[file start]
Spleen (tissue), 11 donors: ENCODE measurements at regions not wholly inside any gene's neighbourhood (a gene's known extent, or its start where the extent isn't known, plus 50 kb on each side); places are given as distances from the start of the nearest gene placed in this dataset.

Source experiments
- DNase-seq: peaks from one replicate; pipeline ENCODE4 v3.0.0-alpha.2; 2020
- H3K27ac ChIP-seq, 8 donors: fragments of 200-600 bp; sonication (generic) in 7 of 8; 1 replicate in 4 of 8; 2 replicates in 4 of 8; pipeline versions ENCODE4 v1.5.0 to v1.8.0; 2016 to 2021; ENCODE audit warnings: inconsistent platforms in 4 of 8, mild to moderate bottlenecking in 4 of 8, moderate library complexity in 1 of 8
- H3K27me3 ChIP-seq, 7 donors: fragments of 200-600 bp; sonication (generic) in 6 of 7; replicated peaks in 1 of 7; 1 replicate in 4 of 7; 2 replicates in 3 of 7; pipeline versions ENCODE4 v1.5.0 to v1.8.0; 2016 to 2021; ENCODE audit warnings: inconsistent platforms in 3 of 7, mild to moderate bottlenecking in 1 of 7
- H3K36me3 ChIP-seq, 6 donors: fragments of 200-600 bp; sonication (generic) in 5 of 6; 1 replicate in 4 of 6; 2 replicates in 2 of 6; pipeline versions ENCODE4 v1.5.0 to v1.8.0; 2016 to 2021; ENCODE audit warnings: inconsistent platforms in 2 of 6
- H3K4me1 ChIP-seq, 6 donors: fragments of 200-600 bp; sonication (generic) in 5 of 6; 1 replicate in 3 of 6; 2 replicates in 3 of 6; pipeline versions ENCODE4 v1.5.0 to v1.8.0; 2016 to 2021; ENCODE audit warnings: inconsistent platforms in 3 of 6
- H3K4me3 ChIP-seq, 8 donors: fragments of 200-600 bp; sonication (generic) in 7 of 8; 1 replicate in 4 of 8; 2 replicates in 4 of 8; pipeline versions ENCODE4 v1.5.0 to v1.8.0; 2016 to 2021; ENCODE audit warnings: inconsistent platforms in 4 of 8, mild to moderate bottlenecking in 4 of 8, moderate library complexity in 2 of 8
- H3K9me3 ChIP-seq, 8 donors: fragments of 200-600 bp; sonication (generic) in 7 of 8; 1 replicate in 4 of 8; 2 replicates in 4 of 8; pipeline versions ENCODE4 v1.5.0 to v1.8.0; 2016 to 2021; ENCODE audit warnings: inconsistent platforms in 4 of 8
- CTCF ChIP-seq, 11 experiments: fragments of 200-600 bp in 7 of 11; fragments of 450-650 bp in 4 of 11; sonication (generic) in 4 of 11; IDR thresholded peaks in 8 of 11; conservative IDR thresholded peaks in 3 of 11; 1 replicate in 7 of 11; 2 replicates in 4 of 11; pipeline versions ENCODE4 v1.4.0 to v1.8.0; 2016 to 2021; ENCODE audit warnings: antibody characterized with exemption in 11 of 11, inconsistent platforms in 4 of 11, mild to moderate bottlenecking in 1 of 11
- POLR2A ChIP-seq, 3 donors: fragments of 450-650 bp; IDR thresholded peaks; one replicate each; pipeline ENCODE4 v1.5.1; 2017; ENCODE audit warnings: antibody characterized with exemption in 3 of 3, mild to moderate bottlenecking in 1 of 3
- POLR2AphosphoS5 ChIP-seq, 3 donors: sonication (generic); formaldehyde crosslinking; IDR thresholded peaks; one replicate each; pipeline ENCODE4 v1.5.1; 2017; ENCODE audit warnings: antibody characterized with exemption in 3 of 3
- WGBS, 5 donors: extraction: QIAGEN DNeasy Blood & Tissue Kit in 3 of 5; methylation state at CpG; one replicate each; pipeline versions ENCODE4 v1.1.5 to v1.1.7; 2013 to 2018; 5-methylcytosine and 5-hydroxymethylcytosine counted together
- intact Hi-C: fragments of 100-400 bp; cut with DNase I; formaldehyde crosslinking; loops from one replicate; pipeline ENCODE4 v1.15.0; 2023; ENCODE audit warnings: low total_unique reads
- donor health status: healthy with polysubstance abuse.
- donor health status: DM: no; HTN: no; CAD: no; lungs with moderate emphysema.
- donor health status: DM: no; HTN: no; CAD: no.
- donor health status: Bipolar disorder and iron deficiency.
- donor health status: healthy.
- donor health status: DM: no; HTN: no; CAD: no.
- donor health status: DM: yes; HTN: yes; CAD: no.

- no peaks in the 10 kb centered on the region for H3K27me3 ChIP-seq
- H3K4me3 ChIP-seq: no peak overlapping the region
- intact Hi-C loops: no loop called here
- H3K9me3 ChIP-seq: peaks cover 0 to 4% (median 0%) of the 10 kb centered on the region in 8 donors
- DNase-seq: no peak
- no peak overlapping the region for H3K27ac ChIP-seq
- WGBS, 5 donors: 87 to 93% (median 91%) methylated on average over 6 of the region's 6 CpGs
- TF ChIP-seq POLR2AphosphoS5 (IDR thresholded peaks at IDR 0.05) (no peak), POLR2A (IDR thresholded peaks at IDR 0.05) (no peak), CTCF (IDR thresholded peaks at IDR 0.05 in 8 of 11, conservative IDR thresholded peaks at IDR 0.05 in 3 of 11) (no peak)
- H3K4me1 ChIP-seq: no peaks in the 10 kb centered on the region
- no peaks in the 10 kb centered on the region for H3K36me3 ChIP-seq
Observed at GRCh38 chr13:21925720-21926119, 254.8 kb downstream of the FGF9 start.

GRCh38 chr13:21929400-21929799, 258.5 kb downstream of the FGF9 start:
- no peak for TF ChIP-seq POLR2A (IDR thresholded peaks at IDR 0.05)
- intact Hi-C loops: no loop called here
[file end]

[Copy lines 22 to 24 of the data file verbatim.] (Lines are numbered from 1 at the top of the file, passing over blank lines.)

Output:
- no peaks in the 10 kb centered on the region for H3K27me3 ChIP-seq
- H3K4me3 ChIP-seq: no peak overlapping the region
- intact Hi-C loops: no loop called here